Or were you just looking for recipes and found her Texas Chocolate Sheet Cake? (It's probably illegal to serve this in New York City.)

I'm confused. You don't see it as a problem? [Amy: speaking out about child sexual abuse by Baptist clergy, about Baptist churches that cover up such abuse, about silence from SBC leaders about this abuse, about the vocal support of another evangelical pastor C.J. Mahaney accused in a lawsuit by 11 plaintiffs of covering up child sex abuse, and planning an awareness event next week at the Southern Baptist Convention annual meeting in Houston]

What's so confusing about any of this, Doug? Are you confused (i.e. surprised) by the fact that there is an epidemic of CSA by Baptist clergy? That Baptist churches are covering it up? The silence of SBC leaders and even their denial (such as yours) that there is a problem at all except to express support for the cover-uppers and in some cases even the perpetrators themselves? Or is it just that someone actually had the cojones to draw attention to it? You guys try to convince us you're sooooo smart, and yet when confronted with concepts most 8-year-olds grasp... you go all "duhhh" on us. I'm confused by your confusion, Doug.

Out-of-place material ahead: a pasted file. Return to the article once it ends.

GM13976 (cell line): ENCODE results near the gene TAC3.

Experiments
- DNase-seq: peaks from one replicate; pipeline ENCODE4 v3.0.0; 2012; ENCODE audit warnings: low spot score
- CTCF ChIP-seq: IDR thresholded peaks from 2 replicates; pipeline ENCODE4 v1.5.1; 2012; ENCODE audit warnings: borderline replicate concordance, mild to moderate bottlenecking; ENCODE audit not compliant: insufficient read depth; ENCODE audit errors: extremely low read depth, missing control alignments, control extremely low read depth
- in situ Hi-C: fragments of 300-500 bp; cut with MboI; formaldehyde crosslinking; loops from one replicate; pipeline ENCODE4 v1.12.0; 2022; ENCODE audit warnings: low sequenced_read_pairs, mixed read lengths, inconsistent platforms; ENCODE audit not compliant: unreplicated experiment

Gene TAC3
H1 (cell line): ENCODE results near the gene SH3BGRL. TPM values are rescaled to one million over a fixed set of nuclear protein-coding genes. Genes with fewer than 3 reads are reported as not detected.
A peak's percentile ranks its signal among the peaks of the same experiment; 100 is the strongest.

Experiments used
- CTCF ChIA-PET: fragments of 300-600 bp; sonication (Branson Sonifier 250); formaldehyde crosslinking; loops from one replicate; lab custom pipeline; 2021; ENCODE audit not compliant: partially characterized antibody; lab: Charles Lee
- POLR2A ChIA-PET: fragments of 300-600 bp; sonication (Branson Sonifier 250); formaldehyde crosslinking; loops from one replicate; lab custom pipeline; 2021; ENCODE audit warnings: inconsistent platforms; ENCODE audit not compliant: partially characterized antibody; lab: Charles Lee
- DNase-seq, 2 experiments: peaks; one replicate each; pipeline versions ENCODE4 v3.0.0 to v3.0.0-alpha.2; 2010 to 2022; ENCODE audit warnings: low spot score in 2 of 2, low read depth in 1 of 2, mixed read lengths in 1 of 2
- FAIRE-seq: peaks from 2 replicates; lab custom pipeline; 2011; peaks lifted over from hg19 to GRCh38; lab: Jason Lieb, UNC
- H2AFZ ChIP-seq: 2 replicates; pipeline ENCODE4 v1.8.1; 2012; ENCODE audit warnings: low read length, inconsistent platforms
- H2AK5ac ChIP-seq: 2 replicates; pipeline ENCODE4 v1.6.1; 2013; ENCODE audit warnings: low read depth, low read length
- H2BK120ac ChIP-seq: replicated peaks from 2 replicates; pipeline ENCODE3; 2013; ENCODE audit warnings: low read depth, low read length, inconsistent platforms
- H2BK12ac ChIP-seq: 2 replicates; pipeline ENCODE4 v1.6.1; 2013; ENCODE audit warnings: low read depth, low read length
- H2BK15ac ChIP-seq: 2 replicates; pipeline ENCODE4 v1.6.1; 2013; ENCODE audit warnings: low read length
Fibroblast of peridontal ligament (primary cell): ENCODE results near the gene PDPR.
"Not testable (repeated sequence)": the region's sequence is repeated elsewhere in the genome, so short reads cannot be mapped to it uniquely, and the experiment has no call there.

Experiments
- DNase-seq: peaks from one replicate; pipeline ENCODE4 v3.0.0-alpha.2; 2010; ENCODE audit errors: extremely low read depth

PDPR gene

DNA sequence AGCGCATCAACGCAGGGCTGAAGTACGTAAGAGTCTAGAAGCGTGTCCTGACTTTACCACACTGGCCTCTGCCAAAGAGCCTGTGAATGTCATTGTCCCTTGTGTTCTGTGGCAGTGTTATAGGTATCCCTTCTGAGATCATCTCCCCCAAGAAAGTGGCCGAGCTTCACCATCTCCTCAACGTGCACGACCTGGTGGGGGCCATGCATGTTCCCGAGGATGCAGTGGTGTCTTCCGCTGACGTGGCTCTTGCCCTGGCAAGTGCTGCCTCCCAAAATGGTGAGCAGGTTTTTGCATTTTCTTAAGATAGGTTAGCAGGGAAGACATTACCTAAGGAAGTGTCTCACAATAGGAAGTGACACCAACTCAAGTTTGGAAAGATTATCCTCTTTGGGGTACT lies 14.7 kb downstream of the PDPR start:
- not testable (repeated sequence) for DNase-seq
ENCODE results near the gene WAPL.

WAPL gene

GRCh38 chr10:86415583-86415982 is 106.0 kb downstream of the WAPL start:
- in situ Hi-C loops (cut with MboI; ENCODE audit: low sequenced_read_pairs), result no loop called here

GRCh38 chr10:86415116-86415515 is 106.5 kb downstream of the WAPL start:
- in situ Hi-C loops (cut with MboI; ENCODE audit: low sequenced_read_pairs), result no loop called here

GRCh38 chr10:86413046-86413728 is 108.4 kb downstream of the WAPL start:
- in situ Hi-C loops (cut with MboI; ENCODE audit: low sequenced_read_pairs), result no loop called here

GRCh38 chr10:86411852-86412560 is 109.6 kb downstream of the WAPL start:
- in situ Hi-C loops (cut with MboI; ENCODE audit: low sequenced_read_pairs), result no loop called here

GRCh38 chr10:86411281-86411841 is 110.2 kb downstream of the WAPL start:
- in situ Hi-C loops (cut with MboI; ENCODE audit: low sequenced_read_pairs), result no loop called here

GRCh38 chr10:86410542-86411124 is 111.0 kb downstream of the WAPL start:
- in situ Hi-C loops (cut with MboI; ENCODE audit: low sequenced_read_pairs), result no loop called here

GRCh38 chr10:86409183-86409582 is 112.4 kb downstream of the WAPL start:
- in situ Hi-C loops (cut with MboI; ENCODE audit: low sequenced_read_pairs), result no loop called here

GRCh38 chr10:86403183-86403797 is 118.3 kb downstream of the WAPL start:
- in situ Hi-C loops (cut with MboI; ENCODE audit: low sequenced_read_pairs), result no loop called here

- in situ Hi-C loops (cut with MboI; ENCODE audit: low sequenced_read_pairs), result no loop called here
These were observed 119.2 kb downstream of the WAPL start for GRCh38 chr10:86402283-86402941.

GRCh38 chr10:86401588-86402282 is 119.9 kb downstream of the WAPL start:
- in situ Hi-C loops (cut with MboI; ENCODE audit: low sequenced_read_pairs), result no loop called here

What good is it going to do, you standing outside the SBC?

Because that's where the public sidewalks are and they probably would try to have her arrested if she tried to stand inside? As Amy has stated, if she and others can stand peacefully outside the George R. Brown Convention Center during this year's convention, holding signs and talking to people in the hopes of shedding more light on this epidemic, and if their actions cause even a few more people to wake up, or if it gives even one victim the courage to come out of the shadows and break his or her silence and ultimately bring one more abuser to justice, then that is the "good" it will do.

On the other hand, what harm can it do? Amy has never mentioned First Baptist Church on her blog, nor has she accused Gregg Matte or anyone else there of any wrongdoing. Or is the real issue here that it might embarrass Gregg Matte and other SBC "leaders" that someone who happens to be a member of Matte's church, the "host" church for the SBC this year, has the courage to confront them about their silence?

What good will it do if the SBC president did issue a statement on abuse?

Fred Luter

Uh... because he's the president of the SBC? No question it's a figurehead position, but any statement he makes would be covered by the news media.  Just think, Doug. What if the president of the... largest... protestant... denomination... in the United States were to issue a statement condemning the silence and cover-up of clergy sex abuse and say something along the lines of this: